Harvard Changes Its Caption System to Settle Deaf Association’s Suit

IBL News | New York

This month, Harvard University will implement a new policy to caption all of the new audio and video content uploaded in the university website as well as any third-party platforms, such as YouTube, Vimeo, SoundCloud or edX.org.

The decision comes as a is result of a settlement after the National Association of Deaf (N.A.D.) filed a class-action discrimination suit.

Last Wednesday, November 27th, the association won a landmark settlement intended to require Harvard to abide by standardized accessibility guidelines when captioning online content for those who are deaf or hard of hearing. The organization said that closed captions were either missing or inaccurately transcribed and that the institution violated the Americans With Disabilities Act and the Rehabilitation Act.

The settlement, which went into effect on December 1st, stipulated that Harvard must provide captions for existing content posted on or after January 2019, within two years, and offer captions for events that are streamed online live.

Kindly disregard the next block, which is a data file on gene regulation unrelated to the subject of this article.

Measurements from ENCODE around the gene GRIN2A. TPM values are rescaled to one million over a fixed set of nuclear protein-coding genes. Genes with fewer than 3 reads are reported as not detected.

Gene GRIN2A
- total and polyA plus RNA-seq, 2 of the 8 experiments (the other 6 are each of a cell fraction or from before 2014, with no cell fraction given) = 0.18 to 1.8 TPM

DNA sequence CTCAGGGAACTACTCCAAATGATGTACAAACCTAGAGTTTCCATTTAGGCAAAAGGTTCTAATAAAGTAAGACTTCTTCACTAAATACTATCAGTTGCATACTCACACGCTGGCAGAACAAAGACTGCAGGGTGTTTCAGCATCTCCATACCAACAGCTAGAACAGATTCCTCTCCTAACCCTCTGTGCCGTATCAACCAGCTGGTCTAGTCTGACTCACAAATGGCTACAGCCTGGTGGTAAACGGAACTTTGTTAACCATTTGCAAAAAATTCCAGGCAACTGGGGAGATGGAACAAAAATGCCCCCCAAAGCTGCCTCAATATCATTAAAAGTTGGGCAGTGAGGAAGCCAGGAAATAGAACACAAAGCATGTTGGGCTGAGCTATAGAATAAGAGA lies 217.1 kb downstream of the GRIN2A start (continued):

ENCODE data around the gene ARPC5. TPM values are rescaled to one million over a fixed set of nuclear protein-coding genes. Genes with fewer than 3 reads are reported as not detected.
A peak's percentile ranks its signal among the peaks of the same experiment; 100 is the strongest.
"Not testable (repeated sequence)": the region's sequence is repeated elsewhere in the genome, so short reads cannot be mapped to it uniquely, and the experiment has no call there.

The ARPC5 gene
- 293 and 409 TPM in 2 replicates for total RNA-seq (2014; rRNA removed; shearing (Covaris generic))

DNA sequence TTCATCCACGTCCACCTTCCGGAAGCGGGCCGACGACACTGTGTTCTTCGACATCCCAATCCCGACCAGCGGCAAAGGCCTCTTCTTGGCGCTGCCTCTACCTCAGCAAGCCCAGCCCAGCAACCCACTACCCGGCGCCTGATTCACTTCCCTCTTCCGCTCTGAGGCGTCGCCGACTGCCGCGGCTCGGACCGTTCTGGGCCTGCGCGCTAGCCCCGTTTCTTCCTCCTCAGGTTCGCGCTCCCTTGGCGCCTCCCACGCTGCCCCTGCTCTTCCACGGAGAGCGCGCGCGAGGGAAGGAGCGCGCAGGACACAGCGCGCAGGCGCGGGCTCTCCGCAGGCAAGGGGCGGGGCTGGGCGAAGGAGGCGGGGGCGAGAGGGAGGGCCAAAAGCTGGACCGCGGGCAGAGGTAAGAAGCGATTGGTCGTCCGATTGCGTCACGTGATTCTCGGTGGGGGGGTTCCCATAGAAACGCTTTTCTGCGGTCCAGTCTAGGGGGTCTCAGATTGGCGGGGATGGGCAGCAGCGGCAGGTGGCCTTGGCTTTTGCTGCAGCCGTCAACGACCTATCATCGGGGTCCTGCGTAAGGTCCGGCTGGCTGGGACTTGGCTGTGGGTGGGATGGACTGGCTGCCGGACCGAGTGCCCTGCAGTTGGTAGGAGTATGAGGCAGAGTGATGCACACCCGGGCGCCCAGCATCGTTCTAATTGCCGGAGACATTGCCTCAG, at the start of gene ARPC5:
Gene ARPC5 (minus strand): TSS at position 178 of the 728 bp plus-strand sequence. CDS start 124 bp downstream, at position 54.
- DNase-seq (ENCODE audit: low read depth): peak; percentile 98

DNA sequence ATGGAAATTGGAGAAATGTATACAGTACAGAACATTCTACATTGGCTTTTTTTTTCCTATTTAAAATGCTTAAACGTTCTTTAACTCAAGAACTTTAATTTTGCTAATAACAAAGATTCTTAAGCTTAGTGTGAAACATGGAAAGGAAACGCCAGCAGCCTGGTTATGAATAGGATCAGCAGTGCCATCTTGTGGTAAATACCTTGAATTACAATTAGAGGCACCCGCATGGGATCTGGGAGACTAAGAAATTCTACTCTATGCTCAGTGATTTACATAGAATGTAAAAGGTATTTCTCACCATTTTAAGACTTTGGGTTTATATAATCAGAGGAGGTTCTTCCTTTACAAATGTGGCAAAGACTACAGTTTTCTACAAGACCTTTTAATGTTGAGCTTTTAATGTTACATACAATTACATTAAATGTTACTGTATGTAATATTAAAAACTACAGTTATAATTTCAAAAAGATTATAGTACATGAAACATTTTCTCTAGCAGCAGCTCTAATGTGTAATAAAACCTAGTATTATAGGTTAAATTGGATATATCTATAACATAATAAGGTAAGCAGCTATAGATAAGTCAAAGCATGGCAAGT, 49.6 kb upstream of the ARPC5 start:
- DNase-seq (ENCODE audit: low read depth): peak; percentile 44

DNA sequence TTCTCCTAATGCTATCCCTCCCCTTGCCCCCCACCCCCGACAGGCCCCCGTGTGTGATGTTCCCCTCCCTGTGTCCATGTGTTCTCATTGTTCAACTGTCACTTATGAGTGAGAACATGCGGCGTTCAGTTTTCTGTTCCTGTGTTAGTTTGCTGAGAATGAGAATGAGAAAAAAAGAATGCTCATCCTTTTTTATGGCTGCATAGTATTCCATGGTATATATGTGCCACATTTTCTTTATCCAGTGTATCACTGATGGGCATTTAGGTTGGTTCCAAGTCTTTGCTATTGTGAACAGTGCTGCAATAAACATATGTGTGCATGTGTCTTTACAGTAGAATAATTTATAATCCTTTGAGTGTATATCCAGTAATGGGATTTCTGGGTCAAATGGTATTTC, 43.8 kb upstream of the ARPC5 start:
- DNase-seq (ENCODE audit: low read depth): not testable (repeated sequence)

In addition, the settlement obliged Harvard to pay $1.5 million in attorney fees and costs to the National Association of Deaf.

“Ensuring accessibility is not something that can be considered a bonus—it is a fundamental right that everyone deserves. We’re pleased that Harvard will finally be treating all learners with the same standard of respect,” Amy F. Robertson, co-executive director of the Civil Rights Education and Enforcement Center, explained.

This settlement was reached after four years of litigation. In 2016, Harvard tried to dismiss the suit, but the judge rejected this attempt.

The settlement represents the most comprehensive set of online accessibility requirements in higher education, according to experts.